Directed and edited by Clay Tweel (Make Believe, Print the Legend), the film features powerful clips from Gleason’s video journal; intimate footage shot by Ty Minton-Small and David Lee, who lived with Gleason, Varisco, and their son, Rivers, for two years; and interviews with family members and friends as Gleason’s physical conditions worsens but his heart and will grow stronger. “People will say, ‘Oh, it’s such a sad, tragic story,’ Gleason explains in the film. “It is sad, and so they’re right, but it’s not all sad. I think there is more in my future than in my past.” Gleason, with Michel’s father, Paul Varisco, form Team Gleason, a grass-roots nonprofit organization dedicated to helping people with ALS have a better quality of life, taking them on adventure vacations and giving them access to cutting-edge technology that increases their ability to communicate as the disease destroys their speech and movement. Among Steve’s famous friends and supporters are Saints quarterback Drew Brees and his wife, Brittany, and Pearl Jam guitarist Mike McCready and singer Eddie Vedder. Steve and Michel hold nothing back, sharing their deepest fears and insecurities while his condition deteriorates. As he tries to get the most out of his limited time with Rivers, Gleason also reexamines his troubled relationship with his father, Mike, a born-again Christian who is often at odds with his son. The real superstar of the film, however, is the brave and courageous Michel, who devotes her life to her husband and son despite increasing difficulties. In a statement about the film, Michel said, “I hope people who need a good laugh or a heavy cry can get that from this film. I hope people who need to be reminded to love their kids or their friends can get that from this movie. I hope people with ALS who want to use this film to show others what their lives really are like can get that from this movie. I hope people who have strained relationships with their parents will want to work on those relationships after they watch this movie. I hope people who have wanted to do something great in life will go ahead and do it after seeing this movie. People have told me that they have gotten all of these things from watching Gleason. And I think that’s pretty awesome.” Gleason, which is not always easy to watch, achieves all that and more, and indeed, that’s pretty awesome. The Sundance hit opens July 28 at Loews Lincoln Square and the Landmark Sunshine, with Tweel and Michel Varisco participating in a Q&A after the 4:45 screening at Landmark on July 30.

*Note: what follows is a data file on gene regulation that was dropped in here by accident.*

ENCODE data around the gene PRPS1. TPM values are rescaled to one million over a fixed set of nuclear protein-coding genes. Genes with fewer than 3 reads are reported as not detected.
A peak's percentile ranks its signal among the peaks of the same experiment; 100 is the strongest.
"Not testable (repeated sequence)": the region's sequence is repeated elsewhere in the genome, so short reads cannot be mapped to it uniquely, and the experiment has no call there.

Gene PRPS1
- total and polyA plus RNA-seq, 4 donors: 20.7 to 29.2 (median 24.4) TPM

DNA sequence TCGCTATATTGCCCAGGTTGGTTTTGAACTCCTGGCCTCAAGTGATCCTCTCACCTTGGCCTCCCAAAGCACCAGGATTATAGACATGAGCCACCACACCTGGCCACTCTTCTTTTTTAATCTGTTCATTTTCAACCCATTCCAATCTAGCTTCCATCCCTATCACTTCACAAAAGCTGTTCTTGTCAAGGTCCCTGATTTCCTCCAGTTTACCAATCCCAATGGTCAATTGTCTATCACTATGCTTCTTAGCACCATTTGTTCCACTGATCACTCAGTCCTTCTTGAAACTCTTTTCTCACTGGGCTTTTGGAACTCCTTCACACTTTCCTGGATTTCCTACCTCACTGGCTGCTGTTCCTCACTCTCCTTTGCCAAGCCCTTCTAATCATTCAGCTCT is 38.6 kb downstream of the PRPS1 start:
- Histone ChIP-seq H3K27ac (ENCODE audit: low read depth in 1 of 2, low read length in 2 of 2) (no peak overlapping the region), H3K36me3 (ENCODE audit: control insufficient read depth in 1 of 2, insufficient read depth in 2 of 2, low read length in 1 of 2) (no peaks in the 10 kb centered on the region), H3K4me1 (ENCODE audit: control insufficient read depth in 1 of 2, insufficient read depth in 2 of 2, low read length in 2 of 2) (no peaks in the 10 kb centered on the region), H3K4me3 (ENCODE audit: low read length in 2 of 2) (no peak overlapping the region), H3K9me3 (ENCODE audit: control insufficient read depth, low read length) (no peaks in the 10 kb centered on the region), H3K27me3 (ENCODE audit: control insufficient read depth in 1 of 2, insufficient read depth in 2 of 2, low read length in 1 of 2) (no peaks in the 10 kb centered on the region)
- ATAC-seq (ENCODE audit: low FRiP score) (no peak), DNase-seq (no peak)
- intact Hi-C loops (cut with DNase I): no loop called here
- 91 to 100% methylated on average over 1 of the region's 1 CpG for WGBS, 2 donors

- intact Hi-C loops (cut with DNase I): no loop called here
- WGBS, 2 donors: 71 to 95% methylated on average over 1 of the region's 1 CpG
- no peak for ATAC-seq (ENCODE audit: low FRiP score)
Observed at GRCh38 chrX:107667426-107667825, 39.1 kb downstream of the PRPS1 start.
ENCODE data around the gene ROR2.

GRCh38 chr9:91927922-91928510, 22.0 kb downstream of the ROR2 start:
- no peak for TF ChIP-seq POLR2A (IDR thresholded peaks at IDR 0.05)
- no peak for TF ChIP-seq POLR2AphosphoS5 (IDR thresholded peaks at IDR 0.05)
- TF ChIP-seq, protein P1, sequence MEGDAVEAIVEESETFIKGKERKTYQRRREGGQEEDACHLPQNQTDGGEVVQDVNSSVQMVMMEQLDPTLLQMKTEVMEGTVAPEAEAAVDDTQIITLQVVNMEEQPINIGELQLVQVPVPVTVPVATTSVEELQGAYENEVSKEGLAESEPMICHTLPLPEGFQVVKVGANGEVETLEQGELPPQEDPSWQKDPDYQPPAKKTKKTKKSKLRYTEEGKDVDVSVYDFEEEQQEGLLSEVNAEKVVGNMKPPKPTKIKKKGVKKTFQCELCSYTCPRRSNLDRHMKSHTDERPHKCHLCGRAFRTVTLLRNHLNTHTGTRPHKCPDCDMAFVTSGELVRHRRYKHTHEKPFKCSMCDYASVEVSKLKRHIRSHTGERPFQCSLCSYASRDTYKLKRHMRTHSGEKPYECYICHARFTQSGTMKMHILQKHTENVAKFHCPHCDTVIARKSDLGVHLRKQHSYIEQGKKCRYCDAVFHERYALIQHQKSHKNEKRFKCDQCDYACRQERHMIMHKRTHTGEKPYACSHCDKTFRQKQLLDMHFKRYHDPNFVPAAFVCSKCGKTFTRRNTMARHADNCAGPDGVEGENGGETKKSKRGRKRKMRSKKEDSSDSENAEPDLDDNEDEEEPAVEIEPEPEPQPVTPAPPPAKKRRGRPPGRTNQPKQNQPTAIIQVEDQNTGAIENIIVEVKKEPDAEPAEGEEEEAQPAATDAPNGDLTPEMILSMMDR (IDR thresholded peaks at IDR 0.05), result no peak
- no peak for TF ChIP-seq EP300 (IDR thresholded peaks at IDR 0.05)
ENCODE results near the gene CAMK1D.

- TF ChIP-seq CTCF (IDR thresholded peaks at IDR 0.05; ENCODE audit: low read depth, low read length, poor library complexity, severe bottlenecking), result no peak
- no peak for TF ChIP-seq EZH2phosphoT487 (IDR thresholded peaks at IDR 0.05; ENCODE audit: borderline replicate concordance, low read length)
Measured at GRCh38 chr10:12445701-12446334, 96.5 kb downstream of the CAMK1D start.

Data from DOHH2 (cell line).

Who: White Lung
What: Panorama festival
Where: Randall’s Island Park, Panorama Stage
When: Sunday, July 24, $125, 1:10
Why: A classic punk foursome, Canadian quartet White Lung features singer-songwriter Mish Barber-Way front and center in their latest video, “Dead Weight,” but she’s obviously anything but dead weight, as evidenced on the group’s outstanding fourth studio album, Paradise (Domino, May 2016). In a recent interview with the the Line of Best Fit, Barber-Way noted: “I write for a living, so I’m always reading and researching. I did studies about bestiality, gender politics of pedophiles, female murderers who help their spouses rape and torture, biology, motherhood. I picked the brains of sex therapists, psychologists, white supremacists, cosmetic surgeons (the most interesting doctors to interview), and gynecologists. I was all over the place. This work all informs my lyrics, obviously. It’s what I am thinking about.” Paradise, which was shortlisted for the prestigious Polaris Prize, contains such tracks as “Hungry,” “Below,” “Demented” (in which Barber-Way declares, “I hate all that I see”), and the furious “Kiss Me When I Bleed” and “Sister.” No stranger to New York, White Lung played a gleefully anarchic set at the 2013 4Knots festival at the South Street Seaport; singer-songwriter Barber-Way, guitarist Kenneth William, bassist Lindsey Troy, and drummer Anne-Marie Vassiliou will be back in the city for the Panorama music, art, food, and technology festival on Sunday, playing the Panorama Stage at 1:10; that day’s bill also includes, among others, the Black Madonna, Grace Potter, Kurt Vile & the Violators, and Holy Ghost! You can find the full schedule and set times for all three days here.